Monday, 27 February 2017

Virtual Reality Coming to Your In-Flight Entertainment?

2016 was the year of the Virtual reality headset, we are seeing the first versions of a technology that can, and possibly will, change our lives, much like the smart phone has. VR has the potential to improve our Games, TV programmes and Movies and allow us to experience things and places better. This article is about how your in-flight might be improved by a VR headsets.

No one likes flying during the holidays. Between having to leave two hours ahead of time and getting through security, just getting to your flight feels like a trip in itself. And then you get on the plane and have nothing to do for three hours except watch reruns of Friends on the little TV in front of you.

That’s probably about to change, thanks to VR. For a little while, of course, passengers can plug into their own Samsung Gear VR sets and tune out, but airlines might be offering their own complimentary variety so you can forget you’re stuck on an airplane.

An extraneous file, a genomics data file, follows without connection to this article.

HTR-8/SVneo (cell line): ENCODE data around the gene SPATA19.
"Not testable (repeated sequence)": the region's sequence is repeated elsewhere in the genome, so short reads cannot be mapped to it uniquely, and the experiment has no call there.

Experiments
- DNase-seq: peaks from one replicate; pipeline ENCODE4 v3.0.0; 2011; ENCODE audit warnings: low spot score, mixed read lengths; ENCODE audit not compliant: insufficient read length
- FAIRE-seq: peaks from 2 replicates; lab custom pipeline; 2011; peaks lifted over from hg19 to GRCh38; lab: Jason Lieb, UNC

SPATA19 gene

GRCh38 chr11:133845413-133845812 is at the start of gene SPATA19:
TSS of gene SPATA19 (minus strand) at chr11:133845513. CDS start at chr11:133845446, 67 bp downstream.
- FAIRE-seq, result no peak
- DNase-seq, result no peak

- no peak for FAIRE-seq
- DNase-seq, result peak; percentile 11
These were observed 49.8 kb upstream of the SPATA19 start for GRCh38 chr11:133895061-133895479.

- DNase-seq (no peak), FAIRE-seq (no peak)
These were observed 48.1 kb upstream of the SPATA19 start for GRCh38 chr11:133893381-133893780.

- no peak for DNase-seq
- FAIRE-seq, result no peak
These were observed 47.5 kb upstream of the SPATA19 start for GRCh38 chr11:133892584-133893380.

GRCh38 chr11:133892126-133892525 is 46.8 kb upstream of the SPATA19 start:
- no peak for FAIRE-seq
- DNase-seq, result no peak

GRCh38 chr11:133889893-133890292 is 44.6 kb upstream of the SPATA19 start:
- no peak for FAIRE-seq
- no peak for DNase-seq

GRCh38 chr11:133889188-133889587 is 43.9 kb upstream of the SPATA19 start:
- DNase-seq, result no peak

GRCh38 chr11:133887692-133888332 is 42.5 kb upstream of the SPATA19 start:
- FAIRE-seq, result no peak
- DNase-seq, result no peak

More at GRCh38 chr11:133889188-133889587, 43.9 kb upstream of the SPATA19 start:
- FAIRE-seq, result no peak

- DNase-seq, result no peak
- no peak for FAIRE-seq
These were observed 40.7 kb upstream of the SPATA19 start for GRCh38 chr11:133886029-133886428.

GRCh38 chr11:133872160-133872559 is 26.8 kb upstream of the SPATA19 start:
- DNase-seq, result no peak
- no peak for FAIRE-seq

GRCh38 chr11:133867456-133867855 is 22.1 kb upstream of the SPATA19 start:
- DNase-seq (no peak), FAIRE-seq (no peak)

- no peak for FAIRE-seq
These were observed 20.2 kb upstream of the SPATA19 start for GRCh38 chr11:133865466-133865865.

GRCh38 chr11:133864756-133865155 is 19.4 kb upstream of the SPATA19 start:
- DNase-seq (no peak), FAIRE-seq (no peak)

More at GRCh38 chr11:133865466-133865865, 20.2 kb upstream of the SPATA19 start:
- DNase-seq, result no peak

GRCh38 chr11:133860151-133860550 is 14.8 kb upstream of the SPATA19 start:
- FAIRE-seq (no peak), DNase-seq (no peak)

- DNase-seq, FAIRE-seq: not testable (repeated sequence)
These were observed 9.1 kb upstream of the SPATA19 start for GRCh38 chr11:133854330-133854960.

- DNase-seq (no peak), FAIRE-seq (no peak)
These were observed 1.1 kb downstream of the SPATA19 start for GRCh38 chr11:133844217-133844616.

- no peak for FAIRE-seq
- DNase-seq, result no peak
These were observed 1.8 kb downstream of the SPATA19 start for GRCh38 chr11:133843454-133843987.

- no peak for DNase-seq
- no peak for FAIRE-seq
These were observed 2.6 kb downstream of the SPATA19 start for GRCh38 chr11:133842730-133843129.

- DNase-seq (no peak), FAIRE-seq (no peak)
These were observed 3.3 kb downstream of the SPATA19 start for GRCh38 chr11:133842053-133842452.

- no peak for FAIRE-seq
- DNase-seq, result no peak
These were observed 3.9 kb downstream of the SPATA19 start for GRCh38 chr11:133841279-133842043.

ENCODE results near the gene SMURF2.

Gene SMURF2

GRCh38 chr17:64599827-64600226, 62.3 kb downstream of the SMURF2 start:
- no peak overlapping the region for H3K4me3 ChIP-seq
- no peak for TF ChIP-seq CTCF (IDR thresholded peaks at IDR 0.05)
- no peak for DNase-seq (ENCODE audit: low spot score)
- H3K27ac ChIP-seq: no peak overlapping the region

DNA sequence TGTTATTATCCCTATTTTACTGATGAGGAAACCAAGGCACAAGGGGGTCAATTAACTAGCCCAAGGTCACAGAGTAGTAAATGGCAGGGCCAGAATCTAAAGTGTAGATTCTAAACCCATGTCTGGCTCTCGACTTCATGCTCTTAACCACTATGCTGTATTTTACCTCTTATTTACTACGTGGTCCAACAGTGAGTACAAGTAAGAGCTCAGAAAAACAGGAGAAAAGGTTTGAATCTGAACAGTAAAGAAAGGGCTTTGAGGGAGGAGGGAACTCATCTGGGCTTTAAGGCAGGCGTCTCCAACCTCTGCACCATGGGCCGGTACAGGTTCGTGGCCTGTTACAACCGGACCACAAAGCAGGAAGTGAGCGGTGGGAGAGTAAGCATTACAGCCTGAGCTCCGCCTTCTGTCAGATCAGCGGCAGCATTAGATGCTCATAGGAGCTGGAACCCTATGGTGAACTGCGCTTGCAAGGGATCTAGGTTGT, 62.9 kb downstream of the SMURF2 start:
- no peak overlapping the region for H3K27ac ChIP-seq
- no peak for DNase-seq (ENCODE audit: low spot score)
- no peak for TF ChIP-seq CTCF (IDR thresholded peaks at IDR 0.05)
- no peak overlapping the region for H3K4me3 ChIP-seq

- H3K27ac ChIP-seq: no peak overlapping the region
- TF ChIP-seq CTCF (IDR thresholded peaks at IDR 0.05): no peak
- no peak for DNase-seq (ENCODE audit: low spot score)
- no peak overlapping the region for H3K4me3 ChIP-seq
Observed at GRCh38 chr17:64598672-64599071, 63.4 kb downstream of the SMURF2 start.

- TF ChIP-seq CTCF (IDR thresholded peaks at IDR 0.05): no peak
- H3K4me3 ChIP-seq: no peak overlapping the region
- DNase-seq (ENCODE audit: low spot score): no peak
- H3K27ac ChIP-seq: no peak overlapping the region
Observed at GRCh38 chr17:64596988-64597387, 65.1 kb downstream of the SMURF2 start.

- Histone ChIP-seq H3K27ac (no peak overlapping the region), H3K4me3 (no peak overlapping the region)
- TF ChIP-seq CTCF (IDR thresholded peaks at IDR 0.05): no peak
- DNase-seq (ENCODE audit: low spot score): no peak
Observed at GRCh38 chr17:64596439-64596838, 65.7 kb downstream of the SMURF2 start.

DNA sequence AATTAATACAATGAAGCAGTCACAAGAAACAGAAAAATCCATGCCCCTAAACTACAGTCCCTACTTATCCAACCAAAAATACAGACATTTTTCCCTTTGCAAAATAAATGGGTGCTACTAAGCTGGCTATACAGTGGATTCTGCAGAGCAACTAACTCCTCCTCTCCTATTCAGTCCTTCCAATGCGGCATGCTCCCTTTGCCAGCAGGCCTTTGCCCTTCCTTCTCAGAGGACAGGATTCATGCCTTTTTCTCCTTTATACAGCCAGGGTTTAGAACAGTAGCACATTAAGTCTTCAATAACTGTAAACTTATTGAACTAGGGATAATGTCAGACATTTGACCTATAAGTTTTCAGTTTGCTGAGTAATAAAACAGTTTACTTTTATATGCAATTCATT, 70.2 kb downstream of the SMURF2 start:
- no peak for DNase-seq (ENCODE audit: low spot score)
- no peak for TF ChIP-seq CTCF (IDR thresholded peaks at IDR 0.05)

A French start-up, SkyLights, is developing the tech. It’s a headset with a six-hour battery life, and it comes with noise-cancelling headphones. The headset looks pretty sleek and simple, because they’re made to be: There’s none of the neater interactions you get with an Oculus or Samsung headset. It really is just a movie beamed right into your face. You’ll be able to watch the newest 2D and 3D movies, and the set comes with 128 GB of storage — about 40 movies. Weighing only slightly more than half a pound, it’s easy to visualize the headset propped on the back of the seat in front of you, and after paying the fee, you can flip it on and enjoy hi-def movies right in front of your face.

The headsets are being tested in France right now: XL Airways became the first headset to offer a commercial version of the headset to passengers last week, for $16 per flight. SkyLights has also partnered with AirFrance and Airbus. Content-wise, there are partnerships in the works with 20th Century Fox and Dreamworks.